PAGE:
macht

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See also: Macht

Dutch[edit]

Alternative forms[edit]

Etymology[edit]

From Middle Dutch macht, from Old Dutch *maht, from Proto-West Germanic *mahti, from Proto-Germanic *mahtiz, corresponding to *maganą + *-þiz.

Pronunciation[edit]

  • (file)
  • IPA(key): /mɑxt/
  • Hyphenation: macht
  • Rhymes: -ɑxt

Noun[edit]

macht f (plural machten, diminutive machtje n)

  1. political power, control
    Antonyms: onmacht, machteloosheid
  2. power, might, capability
    Synonym: vermogen
  3. a power in international politics
    Synonym: mogendheid
  4. a military force, such as an army
  5. (mathematics) power (of multiplication)
  6. (Christianity) power (type of angel, ranking above archangel)

Usage notes[edit]

  • Although it is a cognate to the English word "might", macht typically refers to rulership or effective power rather than physical capabilities or positive qualities. For example: in English, the phrase "a mighty king" will likely evoke the image of an effective, virtuous or strong ruler. In Dutch, however, the etymologically equivalent phrase "een machtige koning" can simply refer to a king with many resources under his control. Historically, macht referred to one's power over their body and mind. See also Kraft vs. Macht.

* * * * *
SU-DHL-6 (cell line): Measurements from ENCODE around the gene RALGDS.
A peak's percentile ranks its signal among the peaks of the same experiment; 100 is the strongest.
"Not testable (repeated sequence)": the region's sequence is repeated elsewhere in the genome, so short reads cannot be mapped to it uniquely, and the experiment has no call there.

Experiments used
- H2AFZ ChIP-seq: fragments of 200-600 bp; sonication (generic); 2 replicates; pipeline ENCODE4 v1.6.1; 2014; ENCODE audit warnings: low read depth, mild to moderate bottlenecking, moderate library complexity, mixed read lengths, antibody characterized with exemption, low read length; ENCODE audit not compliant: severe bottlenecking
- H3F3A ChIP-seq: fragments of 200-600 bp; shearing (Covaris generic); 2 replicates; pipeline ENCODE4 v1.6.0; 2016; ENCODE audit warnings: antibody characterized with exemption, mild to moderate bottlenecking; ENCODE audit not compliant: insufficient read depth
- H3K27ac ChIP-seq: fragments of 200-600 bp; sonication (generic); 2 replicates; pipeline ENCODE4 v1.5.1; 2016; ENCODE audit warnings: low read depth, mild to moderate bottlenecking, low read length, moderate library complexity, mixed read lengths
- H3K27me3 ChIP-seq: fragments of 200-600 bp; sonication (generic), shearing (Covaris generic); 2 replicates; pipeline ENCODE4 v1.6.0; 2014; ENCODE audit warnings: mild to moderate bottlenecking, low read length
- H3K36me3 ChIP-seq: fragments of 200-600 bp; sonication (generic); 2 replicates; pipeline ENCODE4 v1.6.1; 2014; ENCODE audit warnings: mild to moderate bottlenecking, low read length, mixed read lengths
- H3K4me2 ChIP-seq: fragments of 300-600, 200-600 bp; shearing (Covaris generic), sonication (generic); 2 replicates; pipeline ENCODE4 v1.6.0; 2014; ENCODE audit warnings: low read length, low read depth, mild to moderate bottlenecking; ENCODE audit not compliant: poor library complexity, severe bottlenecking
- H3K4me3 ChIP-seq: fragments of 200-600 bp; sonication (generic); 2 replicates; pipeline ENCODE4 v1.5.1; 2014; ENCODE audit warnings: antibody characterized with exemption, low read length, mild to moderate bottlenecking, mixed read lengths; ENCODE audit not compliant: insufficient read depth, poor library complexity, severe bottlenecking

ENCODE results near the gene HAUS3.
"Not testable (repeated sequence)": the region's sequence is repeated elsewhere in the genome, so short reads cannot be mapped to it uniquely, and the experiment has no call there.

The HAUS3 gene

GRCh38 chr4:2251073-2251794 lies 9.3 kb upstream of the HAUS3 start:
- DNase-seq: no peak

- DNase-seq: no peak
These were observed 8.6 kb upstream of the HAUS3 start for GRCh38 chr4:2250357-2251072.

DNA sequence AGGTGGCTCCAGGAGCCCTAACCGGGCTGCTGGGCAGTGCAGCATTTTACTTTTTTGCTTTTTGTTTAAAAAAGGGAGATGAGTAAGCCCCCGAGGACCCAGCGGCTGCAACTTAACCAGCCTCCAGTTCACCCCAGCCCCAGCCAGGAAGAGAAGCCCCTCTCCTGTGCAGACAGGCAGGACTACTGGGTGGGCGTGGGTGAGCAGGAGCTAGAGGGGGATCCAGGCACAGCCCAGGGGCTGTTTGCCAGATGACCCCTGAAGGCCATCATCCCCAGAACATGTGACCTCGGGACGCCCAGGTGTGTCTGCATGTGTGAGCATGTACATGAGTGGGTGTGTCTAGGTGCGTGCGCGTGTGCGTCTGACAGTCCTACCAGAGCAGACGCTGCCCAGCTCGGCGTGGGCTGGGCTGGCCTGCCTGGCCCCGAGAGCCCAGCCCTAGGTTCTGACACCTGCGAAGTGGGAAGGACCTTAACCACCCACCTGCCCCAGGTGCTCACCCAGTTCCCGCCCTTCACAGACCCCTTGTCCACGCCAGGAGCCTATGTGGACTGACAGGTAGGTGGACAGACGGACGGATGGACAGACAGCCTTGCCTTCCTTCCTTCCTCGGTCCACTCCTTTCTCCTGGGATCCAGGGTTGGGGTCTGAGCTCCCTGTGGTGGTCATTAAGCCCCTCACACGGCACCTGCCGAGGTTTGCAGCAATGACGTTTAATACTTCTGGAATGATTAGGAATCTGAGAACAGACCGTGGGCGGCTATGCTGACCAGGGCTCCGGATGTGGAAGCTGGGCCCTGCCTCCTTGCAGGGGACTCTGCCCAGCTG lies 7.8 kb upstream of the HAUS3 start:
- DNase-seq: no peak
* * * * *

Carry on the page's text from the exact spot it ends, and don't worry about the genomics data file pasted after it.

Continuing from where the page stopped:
Derived terms[edit]

Descendants[edit]

  • Afrikaans: mag
  • Negerhollands: macht, magt
  • Skepi Creole Dutch: makt
  • Caribbean Javanese: makti

German[edit]

Pronunciation[edit]

Verb[edit]

macht

  1. third-person singular present of machen
    Der Künstler macht ein Bild.
    The artist creates a picture.
  2. inflection of machen:
    1. second-person plural present
    2. plural imperative